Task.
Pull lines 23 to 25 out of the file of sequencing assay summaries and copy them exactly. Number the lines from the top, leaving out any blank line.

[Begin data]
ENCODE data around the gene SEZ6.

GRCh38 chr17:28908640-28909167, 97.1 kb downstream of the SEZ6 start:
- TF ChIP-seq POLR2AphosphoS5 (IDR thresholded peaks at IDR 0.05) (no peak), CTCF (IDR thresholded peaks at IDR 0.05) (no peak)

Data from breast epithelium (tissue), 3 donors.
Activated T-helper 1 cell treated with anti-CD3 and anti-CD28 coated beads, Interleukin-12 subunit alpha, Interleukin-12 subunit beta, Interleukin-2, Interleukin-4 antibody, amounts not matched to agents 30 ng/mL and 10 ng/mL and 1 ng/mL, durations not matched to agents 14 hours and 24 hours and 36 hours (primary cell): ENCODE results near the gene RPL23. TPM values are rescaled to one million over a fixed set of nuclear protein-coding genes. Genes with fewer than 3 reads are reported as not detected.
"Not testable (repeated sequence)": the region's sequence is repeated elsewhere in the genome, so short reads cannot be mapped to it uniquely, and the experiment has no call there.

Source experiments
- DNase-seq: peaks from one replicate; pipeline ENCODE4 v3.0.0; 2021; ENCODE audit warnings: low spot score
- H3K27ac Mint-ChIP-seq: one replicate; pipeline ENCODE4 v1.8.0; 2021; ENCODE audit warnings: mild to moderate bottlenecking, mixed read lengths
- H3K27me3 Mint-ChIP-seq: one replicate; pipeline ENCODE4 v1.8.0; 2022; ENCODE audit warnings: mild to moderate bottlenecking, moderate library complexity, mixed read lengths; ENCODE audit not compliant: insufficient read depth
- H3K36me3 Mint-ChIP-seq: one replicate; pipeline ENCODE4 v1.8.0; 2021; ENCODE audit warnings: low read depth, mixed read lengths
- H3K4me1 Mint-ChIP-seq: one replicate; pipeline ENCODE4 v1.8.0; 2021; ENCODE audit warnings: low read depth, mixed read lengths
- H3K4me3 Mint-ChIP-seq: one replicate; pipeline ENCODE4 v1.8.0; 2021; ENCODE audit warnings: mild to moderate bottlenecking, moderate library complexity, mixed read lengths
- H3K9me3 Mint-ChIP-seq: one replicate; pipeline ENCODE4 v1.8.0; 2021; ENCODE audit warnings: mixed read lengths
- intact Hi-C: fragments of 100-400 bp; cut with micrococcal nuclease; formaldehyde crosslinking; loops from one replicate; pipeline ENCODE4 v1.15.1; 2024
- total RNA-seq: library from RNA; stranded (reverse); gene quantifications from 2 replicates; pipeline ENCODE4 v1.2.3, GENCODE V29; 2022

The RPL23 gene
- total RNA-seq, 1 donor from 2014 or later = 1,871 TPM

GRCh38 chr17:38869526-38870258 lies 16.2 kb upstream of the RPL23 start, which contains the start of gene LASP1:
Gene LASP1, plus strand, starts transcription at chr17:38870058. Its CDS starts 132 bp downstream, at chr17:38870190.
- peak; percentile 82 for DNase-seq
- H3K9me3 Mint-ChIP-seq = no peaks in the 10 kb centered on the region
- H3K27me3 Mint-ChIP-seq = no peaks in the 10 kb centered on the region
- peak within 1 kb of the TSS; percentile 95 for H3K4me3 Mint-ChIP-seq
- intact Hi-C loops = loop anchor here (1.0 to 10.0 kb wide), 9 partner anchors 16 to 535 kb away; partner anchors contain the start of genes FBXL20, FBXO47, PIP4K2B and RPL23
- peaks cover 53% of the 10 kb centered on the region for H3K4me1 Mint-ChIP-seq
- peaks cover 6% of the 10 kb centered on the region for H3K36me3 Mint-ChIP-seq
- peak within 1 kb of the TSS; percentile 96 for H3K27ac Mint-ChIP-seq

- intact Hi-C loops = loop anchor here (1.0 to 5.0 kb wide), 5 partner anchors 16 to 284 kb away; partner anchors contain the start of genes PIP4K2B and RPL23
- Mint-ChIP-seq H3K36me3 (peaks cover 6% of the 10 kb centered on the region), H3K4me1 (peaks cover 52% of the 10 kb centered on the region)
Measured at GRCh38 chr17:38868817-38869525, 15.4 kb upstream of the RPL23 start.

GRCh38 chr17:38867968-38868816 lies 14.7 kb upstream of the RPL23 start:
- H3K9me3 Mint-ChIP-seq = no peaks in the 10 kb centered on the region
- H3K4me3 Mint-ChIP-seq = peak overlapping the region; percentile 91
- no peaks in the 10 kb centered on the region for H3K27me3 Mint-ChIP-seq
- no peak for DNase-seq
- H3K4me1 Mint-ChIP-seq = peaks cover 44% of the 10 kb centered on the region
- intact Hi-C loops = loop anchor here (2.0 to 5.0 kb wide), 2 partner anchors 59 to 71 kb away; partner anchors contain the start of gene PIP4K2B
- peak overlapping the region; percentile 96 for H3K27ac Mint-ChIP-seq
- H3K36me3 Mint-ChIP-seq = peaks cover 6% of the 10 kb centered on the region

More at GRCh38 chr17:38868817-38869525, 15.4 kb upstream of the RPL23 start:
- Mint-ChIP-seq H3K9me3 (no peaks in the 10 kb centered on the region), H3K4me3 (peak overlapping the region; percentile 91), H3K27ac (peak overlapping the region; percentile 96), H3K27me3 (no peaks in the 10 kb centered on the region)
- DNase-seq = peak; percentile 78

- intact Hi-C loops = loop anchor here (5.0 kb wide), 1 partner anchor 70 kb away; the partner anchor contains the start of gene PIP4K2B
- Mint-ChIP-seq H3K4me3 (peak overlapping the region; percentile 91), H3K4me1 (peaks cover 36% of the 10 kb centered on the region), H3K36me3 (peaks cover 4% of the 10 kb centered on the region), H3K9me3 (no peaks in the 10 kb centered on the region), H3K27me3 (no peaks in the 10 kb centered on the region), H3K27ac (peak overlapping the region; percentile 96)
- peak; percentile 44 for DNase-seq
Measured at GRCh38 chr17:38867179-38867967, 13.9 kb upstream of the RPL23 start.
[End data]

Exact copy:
- H3K27me3 Mint-ChIP-seq = no peaks in the 10 kb centered on the region
- peak within 1 kb of the TSS; percentile 95 for H3K4me3 Mint-ChIP-seq
- intact Hi-C loops = loop anchor here (1.0 to 10.0 kb wide), 9 partner anchors 16 to 535 kb away; partner anchors contain the start of genes FBXL20, FBXO47, PIP4K2B and RPL23